Ludwig von Mises shows the inevitability of economic slumps after a period of credit expansion (1951)

Ludwig von Mises

In the article "Inflation Must End in a Slump," written in 1951, the Austrian economist Ludwig von Mises (1881-1973) noted that all periods of government induced credit expansion must end in an economic crisis

This country, and with it most of the Western world, is presently going through a period of inflation and credit expansion. As the quantity of money in circulation and deposits subject to check increases, there prevails a general tendency for the prices of commodities and services to rise. Business is booming. Yet such a boom, artificially engineered by monetary and credit expansion, cannot last forever. It must come to an end sooner or later. For paper money and bank deposits are not a proper substitute for nonexisting capital goods. Economic theory has demonstrated in an irrefutable way that a prosperity created by an expansionist monetary and credit policy is illusory and must end in a slump, an economic crisis. It has happened again and again in the past, and it will happen in the future, too.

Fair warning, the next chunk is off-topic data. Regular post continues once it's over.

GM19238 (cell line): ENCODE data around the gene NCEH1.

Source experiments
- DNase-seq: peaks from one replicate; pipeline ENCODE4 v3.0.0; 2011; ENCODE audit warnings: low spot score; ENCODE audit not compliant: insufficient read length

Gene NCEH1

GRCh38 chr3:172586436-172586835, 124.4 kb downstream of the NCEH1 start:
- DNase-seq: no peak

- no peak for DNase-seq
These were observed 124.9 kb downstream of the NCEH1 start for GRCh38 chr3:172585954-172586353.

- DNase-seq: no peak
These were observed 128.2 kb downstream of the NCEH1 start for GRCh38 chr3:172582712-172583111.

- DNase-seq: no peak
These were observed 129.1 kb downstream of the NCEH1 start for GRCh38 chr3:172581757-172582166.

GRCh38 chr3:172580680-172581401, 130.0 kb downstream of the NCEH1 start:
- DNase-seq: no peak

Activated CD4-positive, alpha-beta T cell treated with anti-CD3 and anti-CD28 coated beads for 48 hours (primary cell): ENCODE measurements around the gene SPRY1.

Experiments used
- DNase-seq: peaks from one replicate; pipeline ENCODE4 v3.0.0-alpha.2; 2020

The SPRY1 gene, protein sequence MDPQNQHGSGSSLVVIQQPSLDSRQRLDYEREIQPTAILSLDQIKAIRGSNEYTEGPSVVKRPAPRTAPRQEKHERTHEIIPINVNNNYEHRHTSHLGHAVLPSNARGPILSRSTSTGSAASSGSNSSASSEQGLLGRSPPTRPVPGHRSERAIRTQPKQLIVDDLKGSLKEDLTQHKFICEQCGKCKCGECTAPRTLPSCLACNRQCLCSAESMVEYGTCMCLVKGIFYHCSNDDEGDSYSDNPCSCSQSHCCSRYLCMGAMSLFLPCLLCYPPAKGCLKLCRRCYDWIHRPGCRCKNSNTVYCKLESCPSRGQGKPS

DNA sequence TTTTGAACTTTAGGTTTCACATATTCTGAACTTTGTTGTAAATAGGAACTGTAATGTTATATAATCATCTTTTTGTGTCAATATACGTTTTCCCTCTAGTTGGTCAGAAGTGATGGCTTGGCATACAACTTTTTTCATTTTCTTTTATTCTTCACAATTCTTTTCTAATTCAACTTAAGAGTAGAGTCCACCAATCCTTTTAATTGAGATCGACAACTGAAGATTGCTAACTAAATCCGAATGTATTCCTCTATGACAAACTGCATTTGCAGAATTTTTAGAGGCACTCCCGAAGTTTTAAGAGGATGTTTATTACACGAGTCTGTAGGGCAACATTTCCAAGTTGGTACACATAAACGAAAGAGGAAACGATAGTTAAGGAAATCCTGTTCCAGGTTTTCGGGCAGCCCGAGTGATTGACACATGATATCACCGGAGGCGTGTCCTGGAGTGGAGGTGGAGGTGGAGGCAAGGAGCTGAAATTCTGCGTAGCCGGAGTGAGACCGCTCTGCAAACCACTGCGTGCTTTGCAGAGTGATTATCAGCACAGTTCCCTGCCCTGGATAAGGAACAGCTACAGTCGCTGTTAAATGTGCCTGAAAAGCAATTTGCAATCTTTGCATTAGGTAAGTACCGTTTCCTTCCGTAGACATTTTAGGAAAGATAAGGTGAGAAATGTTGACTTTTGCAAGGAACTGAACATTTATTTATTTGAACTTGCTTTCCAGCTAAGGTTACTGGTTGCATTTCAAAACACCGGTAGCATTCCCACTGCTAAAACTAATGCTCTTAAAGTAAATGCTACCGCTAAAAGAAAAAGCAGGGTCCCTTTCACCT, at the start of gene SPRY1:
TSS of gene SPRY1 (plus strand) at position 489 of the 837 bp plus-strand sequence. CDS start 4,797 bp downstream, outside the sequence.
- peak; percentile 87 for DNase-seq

A key insight of the Austrian school of economics is that a credit expansion can lead to a boom in one sector of the market. Inevitably, the bad investments made in this sector are shown to be unsustainable and there is a slump or recession. As the U.S. and the rest of world go through a classic boom and economic collapse we turn again to Liberty Fund’s “Library of the Works of Ludwig von Mises”. Here is an article he wrote in 1951, some two years after his magnum opus Human Action appeared, where is lays out his case in a more popular form. The money sentences are “Economic theory has demonstrated in an irrefutable way that a prosperity created by an expansionist monetary and credit policy is illusory and must end in a slump, an economic crisis. It has happened again and again in the past, and it will happen in the future, too.”